I’ve got an idea: Instead of obsessing about who really deserves the next shot at the light-heavyweight title, let’s just kick back tonight and enjoy some free fights on FOX, two of which happen to feature former 205-pound champions (both Brazilian) facing off against hungry contenders (both American). Throw in a lightweight feature between Joe Lauzon and comeback kid Jamie Varner, and Mike Swick‘s first Octagon appearance in two-and-a-half years, and you’ve got a lineup that should hopefully take some of the sting off that $55 you blew on UFC 149.

The UFC on FOX: Shogun vs. Vera main card kicks off at 8 p.m. ET / 5 p.m. PT, and our man Elias Cepeda will be guiding you through the play-by-play after the jump. Refresh the page every few minutes for all the latest, and give us the play-by-play for your own lives in the comments section.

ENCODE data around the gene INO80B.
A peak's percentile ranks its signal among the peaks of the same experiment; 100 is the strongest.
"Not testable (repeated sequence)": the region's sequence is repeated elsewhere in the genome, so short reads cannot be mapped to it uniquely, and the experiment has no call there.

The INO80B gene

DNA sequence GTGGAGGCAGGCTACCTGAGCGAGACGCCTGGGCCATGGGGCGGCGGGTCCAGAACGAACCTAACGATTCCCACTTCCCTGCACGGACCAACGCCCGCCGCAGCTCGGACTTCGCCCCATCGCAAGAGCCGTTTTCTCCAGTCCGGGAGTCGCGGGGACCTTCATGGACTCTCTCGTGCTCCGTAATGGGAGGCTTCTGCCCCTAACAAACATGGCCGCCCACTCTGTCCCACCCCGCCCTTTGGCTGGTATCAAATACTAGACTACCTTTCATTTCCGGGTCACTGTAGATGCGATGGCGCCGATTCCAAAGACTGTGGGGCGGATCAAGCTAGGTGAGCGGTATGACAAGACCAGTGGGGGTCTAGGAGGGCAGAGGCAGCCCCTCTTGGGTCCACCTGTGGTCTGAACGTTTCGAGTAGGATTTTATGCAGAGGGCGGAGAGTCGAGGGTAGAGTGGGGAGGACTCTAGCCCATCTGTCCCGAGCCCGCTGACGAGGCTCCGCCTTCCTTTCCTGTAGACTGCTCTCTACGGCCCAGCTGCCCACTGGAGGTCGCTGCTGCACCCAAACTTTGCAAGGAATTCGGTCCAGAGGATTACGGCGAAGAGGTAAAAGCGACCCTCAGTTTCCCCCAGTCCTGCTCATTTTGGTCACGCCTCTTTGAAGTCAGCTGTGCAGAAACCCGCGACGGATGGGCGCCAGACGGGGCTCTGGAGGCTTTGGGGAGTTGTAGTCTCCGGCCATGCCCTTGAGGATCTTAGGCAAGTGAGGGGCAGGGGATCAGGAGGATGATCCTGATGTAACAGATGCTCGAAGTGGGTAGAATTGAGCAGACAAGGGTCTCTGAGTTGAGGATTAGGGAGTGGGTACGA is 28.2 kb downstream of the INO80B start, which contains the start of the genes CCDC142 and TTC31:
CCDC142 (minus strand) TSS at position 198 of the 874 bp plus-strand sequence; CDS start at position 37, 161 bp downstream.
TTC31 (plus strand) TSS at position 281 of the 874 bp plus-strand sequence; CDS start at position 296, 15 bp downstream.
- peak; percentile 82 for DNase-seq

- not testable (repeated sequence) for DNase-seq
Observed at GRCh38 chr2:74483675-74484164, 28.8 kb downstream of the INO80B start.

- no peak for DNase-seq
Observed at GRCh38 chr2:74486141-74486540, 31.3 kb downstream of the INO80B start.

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‘UFC on FOX 4: Shogun vs. Vera’ Preview and Predictions


(“You know the deal, guys. Whoever puts on the most impressive performance tonight gets the title shot.” [*unzips*] / Photo courtesy of CombatLifestyle.com. For more photos from this set, click here.)

By Ryan Sarr

Who is going to win the “Jon Jones Sweepstakes?” That is the big question heading into the UFC’s fourth venture onto network television tonight. Dana White was so pissed about the boring, lackluster abomination that was the UFC 149 main card, that he decided to award a light-heavyweight title shot to the man who wins the “most impressively“ among the four main and co-main event participants. (Yes, even Brandon Vera)  The only problem with this scenario is that all four men — Shogun, Vera, Machida, and Bader — have each been decisively destroyed by Jon Jones in previous fights.